I also sell Alchemy at my shop, BikeCo, in Lake Forest, CA. It’s great to work with a cutting edge company like Alchemy. Custom colors, US built options, 27.5 & 29” – Alchemy has a unique business plan that fits well with what BikeCo has been about since 1999, which is to bring the best in MTB to our clients. Working with the team ensures that each Alchemy bike that goes through our shop is dialed in to the highest standards.

What’s a race day like? How do you prepare?

Race days tend to be a bundle of energy for everyone involved.

I plan meticulously to ensure everything goes as smoothly as possible. My primary goal is to facilitate riders getting down the hill as reliably, and fast as possible. Preparation begins well before the events. We test setups and tunes across a variety of terrain so that when we show up at an event we aren’t caught off guard.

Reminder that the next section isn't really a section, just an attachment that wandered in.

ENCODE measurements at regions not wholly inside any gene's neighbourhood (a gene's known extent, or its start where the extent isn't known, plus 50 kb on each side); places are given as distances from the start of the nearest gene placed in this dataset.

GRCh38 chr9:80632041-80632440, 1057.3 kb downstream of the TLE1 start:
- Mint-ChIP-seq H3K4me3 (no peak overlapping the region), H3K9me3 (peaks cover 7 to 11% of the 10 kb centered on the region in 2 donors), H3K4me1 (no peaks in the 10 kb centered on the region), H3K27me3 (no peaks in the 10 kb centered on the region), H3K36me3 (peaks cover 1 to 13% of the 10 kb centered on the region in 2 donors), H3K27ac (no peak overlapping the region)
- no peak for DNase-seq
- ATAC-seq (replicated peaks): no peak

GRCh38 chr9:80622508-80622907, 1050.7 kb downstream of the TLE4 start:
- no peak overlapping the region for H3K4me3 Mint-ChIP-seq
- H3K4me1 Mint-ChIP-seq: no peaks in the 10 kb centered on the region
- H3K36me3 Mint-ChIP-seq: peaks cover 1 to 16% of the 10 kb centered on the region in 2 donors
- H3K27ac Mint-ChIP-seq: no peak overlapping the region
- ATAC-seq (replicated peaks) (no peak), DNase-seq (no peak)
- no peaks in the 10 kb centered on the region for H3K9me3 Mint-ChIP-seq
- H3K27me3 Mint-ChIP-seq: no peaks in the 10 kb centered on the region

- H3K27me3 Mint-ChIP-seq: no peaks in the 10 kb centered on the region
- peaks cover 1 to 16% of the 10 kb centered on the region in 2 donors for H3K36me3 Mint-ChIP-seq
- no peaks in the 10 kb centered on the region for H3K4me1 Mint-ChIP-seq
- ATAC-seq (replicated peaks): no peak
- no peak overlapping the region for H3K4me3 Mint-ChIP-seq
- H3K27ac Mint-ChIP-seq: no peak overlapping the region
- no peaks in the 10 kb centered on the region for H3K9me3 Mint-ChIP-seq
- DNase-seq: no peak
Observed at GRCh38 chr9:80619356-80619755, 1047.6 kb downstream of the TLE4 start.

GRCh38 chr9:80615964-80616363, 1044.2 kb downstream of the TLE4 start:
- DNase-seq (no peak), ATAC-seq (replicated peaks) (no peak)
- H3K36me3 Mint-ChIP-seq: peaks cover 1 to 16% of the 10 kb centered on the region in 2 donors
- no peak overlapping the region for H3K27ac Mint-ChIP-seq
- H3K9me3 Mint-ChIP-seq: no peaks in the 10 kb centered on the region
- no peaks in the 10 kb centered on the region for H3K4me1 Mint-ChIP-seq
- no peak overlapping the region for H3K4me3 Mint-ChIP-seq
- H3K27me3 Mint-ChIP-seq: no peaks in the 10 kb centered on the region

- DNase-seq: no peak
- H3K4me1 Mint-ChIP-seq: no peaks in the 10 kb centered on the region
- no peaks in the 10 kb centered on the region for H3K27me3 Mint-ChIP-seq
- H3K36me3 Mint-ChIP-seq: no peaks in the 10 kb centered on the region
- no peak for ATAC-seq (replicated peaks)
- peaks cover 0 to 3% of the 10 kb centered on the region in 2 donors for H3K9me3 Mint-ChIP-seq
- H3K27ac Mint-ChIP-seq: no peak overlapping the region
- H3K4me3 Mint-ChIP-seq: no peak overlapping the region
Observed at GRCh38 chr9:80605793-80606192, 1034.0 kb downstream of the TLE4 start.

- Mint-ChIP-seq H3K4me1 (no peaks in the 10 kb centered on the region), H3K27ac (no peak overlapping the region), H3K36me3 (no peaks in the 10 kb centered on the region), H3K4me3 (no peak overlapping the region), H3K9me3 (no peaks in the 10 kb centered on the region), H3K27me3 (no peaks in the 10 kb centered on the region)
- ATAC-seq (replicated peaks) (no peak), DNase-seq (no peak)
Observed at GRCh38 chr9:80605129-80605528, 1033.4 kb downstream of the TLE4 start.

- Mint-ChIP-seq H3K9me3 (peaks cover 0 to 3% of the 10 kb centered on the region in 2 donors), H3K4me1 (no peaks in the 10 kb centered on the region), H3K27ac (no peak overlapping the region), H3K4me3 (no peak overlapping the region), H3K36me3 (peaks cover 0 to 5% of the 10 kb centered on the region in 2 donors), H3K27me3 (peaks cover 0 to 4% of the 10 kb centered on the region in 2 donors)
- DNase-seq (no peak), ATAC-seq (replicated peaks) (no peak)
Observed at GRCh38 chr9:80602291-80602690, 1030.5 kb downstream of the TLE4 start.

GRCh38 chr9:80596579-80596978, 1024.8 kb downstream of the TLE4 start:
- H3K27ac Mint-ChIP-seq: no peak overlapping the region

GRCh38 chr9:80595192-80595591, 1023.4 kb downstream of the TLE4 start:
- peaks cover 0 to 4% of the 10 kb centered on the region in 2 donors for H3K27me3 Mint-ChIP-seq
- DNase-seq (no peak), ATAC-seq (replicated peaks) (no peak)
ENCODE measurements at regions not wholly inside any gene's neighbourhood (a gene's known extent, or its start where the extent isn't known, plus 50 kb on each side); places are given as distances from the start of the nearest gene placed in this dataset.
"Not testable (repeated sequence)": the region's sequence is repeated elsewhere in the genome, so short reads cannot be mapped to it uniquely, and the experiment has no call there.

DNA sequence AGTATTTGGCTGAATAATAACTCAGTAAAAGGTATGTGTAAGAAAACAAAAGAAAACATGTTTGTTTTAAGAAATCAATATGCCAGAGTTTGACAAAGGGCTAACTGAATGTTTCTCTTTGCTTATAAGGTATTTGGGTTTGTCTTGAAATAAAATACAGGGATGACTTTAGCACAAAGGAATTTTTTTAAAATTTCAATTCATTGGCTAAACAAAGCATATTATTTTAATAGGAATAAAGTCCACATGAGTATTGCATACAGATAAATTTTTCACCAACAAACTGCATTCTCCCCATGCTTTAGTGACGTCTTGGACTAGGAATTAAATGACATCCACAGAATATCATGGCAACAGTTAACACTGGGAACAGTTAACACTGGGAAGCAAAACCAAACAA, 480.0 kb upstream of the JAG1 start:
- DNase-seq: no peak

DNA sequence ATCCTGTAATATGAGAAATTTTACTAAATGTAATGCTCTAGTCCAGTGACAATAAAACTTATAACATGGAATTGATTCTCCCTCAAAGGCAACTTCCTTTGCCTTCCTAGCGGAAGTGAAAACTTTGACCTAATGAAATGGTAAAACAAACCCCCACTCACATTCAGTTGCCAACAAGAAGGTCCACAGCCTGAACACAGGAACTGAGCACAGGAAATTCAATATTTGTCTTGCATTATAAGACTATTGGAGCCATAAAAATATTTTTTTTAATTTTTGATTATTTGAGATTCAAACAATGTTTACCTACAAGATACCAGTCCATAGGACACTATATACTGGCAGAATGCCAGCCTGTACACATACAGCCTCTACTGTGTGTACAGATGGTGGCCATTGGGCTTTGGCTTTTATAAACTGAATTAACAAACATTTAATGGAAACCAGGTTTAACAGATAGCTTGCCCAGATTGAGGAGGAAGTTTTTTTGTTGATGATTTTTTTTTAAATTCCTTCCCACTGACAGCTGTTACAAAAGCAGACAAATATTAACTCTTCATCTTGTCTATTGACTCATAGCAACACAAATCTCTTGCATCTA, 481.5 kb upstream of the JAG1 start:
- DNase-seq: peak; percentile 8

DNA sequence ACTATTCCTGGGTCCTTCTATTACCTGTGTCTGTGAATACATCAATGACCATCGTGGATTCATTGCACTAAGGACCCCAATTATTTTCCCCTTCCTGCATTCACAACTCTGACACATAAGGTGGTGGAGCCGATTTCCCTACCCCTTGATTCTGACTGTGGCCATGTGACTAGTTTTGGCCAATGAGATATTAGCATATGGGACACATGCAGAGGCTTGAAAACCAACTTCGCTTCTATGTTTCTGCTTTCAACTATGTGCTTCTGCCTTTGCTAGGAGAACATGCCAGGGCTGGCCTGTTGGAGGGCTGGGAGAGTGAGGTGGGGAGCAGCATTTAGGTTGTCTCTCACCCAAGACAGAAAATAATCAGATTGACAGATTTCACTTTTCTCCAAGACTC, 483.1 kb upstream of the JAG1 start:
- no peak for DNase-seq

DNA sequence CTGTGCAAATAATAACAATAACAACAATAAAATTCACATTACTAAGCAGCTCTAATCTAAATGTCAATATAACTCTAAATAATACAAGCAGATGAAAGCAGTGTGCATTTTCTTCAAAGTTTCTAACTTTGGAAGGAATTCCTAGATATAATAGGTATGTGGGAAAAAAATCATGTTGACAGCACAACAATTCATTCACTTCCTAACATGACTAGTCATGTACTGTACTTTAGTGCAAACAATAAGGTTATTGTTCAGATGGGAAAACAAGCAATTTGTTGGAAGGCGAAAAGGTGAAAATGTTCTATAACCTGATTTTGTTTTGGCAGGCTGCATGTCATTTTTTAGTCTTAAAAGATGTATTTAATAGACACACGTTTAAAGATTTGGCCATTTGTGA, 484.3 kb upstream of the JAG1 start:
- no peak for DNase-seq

I work with Anneke and Cody in the offseason to learn about the race bike’s personality and dial in suspension specifics, cockpit spec, as well as tire pressures. The riders’ feedback is critical to take a bike from “close” to the “ah-ha, that’s it!” moment.

Before we get on a plane we figure out what kind of equipment needs we might face –particularly when it comes to tires. Tires are a big factor in getting down these courses smoothly. Maxxis provides our team with an awesome selection of tread patterns, rubber compounds, and sidewall technologies. This season we have been running Double Down sidewalls on the EWS circuits because the terrain is just insane. Riding at the speeds that Cody and Anneke race – our tires take a beating and the Maxxis tires continue to do their job well.